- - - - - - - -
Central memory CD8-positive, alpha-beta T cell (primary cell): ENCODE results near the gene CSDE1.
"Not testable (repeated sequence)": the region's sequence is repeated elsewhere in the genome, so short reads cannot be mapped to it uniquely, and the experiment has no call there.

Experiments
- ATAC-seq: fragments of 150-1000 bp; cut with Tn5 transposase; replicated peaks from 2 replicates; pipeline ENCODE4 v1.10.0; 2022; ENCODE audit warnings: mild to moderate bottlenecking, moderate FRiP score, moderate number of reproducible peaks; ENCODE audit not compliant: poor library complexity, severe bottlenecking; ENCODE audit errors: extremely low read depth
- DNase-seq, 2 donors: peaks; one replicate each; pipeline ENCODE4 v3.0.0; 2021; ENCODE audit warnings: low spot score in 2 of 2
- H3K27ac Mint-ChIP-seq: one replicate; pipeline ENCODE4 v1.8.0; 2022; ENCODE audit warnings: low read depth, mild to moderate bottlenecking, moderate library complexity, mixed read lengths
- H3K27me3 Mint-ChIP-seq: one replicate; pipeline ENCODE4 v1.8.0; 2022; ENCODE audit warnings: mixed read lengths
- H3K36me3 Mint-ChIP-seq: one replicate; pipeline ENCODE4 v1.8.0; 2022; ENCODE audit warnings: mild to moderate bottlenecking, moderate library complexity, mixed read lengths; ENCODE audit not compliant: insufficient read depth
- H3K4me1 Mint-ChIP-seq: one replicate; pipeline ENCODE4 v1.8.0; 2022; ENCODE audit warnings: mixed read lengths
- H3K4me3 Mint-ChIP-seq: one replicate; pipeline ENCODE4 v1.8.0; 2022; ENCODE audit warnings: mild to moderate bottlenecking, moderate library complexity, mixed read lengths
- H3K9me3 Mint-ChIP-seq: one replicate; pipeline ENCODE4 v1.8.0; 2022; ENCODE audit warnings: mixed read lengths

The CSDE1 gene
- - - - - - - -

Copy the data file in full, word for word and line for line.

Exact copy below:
Central memory CD8-positive, alpha-beta T cell (primary cell): ENCODE results near the gene CSDE1.
"Not testable (repeated sequence)": the region's sequence is repeated elsewhere in the genome, so short reads cannot be mapped to it uniquely, and the experiment has no call there.

Experiments
- ATAC-seq: fragments of 150-1000 bp; cut with Tn5 transposase; replicated peaks from 2 replicates; pipeline ENCODE4 v1.10.0; 2022; ENCODE audit warnings: mild to moderate bottlenecking, moderate FRiP score, moderate number of reproducible peaks; ENCODE audit not compliant: poor library complexity, severe bottlenecking; ENCODE audit errors: extremely low read depth
- DNase-seq, 2 donors: peaks; one replicate each; pipeline ENCODE4 v3.0.0; 2021; ENCODE audit warnings: low spot score in 2 of 2
- H3K27ac Mint-ChIP-seq: one replicate; pipeline ENCODE4 v1.8.0; 2022; ENCODE audit warnings: low read depth, mild to moderate bottlenecking, moderate library complexity, mixed read lengths
- H3K27me3 Mint-ChIP-seq: one replicate; pipeline ENCODE4 v1.8.0; 2022; ENCODE audit warnings: mixed read lengths
- H3K36me3 Mint-ChIP-seq: one replicate; pipeline ENCODE4 v1.8.0; 2022; ENCODE audit warnings: mild to moderate bottlenecking, moderate library complexity, mixed read lengths; ENCODE audit not compliant: insufficient read depth
- H3K4me1 Mint-ChIP-seq: one replicate; pipeline ENCODE4 v1.8.0; 2022; ENCODE audit warnings: mixed read lengths
- H3K4me3 Mint-ChIP-seq: one replicate; pipeline ENCODE4 v1.8.0; 2022; ENCODE audit warnings: mild to moderate bottlenecking, moderate library complexity, mixed read lengths
- H3K9me3 Mint-ChIP-seq: one replicate; pipeline ENCODE4 v1.8.0; 2022; ENCODE audit warnings: mixed read lengths

The CSDE1 gene